Is social distancing easy? Plus, how you're still doing your job without schools...

Welcome to our weekly blog for Teacher Tapp Ghana!

Every Monday we summarise our most surprising and interesting survey findings from the week before. This weekly blog provides an easy way for you to learn about the experiences and opinions of teachers across Ghana.

Please encourage your colleagues to use the Teacher Tapp app to keep engaged with education even when they’re not teaching. Your responses are also a vital data source that GES will be using to help in their decision-making around best policies and approaches to managing the current crisis.

If you’d like to bring more teachers to Teacher Tapp, please share this blog with your colleagues and encourage them to use the download links at the bottom of the page. In the mean time, here are this week’s intriguing findings…

1. Social distancing is surprisingly easy?!

With a total lockdown for Greater Accra announced over the weekend, social distancing is now a fact of life for many of you in Ghana.

What’s been your experience of it so far?

According to a poll we conducted at the end of last week, 70% of you are finding social distancing surprisingly easy to do!

We should emphasise that this poll was conducted before stricter measures on social distancing were imposed. This means that we may get a very different answer to the same question if we ask it in one week’s time!

It is also worth adding that we did not provide a clear definition ‘social distancing’ in the question. This matters as ‘social distancing’ has different definitions. For many, ‘social distancing’ is understood as avoiding physical contact with others (e.g. handshakes) and avoiding large gatherings (such as concerts or communal worship).

However, the definition used by the World Health Organisation involves all individuals staying at home unless shopping for food or medicine and remaining two metres apart from any other person. This definition makes social distancing much more difficult.

As Ghana moves from the more relaxed understanding of social distancing to the stricter version, you might start to find social distancing more difficult. This is especially the case due to how social and communal Ghanaian culture is. However, social distancing will help stop the spread of COVID-19 and could save hundreds of thousands of lives. So, no matter how difficult it is, you know what you need to do!

2 . Who have you been speaking to without school?

With 90% of schools in the world closed, there are currently millions of teachers who are missing their colleagues and students.

But both groups can still be reached through the power of technology. Have you been reaching out to them?

A massive 96% of you have spoken to at least one of your colleagues since schools closed. Meanwhile, in the same time period nearly two thirds of you have been in touch with at least one student.

Keeping in touch with colleagues is vital for continuing to plan lessons and think about teaching. It will also help keep you sane by speaking to others who are having the same experiences.

Talking to students, however, is even more important.

Just after schools closed, more than a third of you told us you were worried that many of your students would not return to school when it reopens. This is especially the case with students from poorer backgrounds. Such students may take up dangerous paid work during the school closure. Research from the Centre for Global Development also suggests that one of the main incentives for poorer students to participate in schooling is access to free meals.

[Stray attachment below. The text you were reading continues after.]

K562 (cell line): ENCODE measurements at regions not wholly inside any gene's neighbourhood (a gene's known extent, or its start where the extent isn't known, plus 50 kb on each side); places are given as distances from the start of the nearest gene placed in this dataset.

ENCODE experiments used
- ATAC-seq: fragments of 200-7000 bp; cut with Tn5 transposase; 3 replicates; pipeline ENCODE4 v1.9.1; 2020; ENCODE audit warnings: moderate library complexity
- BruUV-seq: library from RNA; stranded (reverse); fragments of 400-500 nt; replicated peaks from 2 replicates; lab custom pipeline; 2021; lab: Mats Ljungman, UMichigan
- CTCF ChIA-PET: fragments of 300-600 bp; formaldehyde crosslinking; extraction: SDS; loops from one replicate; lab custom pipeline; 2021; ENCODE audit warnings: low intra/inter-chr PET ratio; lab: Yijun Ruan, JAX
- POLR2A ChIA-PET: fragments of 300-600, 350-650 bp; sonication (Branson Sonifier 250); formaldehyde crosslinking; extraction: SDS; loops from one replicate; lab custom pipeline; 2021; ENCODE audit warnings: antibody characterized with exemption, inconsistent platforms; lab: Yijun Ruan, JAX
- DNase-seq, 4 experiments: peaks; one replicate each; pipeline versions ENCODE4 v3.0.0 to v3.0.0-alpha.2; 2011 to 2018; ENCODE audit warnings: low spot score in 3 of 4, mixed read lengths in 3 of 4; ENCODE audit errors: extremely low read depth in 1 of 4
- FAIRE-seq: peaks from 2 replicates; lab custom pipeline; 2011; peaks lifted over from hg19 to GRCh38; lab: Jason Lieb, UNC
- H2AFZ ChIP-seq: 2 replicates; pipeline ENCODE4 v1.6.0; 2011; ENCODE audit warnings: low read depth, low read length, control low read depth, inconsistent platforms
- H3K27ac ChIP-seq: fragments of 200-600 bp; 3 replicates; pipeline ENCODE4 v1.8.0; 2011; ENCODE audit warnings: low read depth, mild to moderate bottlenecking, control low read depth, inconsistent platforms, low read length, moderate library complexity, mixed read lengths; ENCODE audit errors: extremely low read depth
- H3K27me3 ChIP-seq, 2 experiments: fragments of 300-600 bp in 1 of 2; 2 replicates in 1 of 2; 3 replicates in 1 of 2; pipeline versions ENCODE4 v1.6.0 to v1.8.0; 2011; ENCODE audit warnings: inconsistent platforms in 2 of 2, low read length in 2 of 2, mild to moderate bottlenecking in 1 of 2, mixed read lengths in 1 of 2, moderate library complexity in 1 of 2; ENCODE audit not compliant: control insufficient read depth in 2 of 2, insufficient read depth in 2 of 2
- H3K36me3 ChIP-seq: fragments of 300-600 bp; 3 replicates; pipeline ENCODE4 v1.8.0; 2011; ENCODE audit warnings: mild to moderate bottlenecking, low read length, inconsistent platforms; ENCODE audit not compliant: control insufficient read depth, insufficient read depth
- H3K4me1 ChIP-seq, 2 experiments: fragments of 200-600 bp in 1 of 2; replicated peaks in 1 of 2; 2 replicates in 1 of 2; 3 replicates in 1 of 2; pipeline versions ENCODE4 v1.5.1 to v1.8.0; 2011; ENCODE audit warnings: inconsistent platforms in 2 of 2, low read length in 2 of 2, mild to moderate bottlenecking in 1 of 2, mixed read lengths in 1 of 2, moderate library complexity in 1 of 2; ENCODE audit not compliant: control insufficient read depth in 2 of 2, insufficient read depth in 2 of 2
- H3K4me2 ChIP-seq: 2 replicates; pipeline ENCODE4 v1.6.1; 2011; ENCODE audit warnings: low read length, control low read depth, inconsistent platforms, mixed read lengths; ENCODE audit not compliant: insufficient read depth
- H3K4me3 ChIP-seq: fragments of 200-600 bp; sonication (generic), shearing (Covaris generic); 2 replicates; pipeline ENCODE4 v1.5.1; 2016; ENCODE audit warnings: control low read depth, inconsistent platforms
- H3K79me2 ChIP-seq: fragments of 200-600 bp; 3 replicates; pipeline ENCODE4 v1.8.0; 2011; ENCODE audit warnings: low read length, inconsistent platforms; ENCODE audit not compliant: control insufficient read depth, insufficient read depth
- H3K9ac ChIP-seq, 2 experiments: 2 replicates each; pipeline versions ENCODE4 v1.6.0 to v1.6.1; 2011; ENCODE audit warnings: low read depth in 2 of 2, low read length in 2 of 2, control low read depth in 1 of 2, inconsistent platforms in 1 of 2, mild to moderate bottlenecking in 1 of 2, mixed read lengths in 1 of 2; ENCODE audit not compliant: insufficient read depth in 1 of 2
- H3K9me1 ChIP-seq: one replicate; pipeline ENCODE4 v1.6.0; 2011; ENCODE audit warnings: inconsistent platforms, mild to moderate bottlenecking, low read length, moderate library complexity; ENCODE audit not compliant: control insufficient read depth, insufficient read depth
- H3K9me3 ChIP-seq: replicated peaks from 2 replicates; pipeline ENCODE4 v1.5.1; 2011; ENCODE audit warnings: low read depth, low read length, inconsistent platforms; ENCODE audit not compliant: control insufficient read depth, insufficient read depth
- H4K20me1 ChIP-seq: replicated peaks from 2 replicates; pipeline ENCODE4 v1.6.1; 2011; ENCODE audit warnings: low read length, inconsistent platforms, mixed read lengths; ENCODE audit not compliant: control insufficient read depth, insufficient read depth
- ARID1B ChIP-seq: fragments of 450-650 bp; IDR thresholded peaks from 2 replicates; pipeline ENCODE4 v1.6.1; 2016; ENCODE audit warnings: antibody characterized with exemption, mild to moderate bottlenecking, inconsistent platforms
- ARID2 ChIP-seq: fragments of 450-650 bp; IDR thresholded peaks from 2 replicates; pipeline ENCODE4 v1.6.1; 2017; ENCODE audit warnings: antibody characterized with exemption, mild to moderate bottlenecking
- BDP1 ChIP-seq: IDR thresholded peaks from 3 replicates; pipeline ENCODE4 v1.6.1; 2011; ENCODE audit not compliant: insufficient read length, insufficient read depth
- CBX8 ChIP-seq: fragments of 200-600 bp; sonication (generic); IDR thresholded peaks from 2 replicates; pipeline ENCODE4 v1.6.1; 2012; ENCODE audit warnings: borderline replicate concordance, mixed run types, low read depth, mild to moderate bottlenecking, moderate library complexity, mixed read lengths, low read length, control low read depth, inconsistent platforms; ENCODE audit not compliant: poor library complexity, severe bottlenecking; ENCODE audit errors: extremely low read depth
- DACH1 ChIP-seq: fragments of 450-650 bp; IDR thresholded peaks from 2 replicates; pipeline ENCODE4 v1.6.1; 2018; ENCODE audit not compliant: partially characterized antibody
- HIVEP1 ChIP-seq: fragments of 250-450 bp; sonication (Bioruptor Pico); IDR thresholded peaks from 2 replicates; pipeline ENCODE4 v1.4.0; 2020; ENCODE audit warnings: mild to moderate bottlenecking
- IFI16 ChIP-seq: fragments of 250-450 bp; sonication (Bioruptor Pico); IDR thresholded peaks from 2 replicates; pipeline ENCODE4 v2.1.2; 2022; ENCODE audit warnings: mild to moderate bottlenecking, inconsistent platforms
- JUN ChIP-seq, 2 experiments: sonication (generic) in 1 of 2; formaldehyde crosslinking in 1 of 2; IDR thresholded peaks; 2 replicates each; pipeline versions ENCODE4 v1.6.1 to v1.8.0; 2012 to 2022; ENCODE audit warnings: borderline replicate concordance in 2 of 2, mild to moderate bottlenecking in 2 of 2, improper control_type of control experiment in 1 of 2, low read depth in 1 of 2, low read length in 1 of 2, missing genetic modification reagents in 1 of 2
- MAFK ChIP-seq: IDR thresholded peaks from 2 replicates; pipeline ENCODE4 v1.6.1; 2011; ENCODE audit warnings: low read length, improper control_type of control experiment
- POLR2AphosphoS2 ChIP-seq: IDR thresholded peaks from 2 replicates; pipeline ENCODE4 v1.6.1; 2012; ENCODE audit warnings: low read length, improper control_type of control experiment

With a third of schools that usually provide meals having no plans to do so during school closures, there are a lot of students who risk becoming disengaged from schooling.

So how can you keep them engaged? Simple – keep in touch with these students and their families!

This engagement will keep an open line of communication to keep monitoring students and encouraging them to return to school after the closures. You can also continue to provide work that might keep students academically engaged.

3 . Computer science to the SHS Curriculum?

Education will go on after COVID-19. Hence, we’ve been asking some general questions about your other attitudes to education.

We wondered what subjects you’d like to see added to the Senior High School curriculum. Although it’s already fairly full, you were most enthusiastic about adding computer programming and psychology to the subject list.

Your interest in making students more computer literate has come up several times in our surveys. The difficulty is that running computer programming courses in a school requires lots of computers. And computers require lots of…money.

But what if there were methods of teaching students computer programming without computers? This link here lists mobile apps that students can use to learn computer programming. You’ve told us previously that nearly all of your students have access to a mobile phone with internet at home. Perhaps this could be a good project to set them while they’re out of school?

Psychology is an interesting subject for people of all ages. After all, one of our main interests in life is other people! Psychology is also one of the most popular SHS subjects in the UK so there is often interest in it among young people. Indeed, research shows that adolescents are particularly interested in learning about human thought and behaviour as they figure out how to make their way in the world.

Is there a way of integrating psychology into your general subject teaching? Perhaps there is! These links here cover resources you can use in your lessons or even send to your students.

4. Finally, we know you’re finding our daily readings useful, so here are all of the ones from last week…

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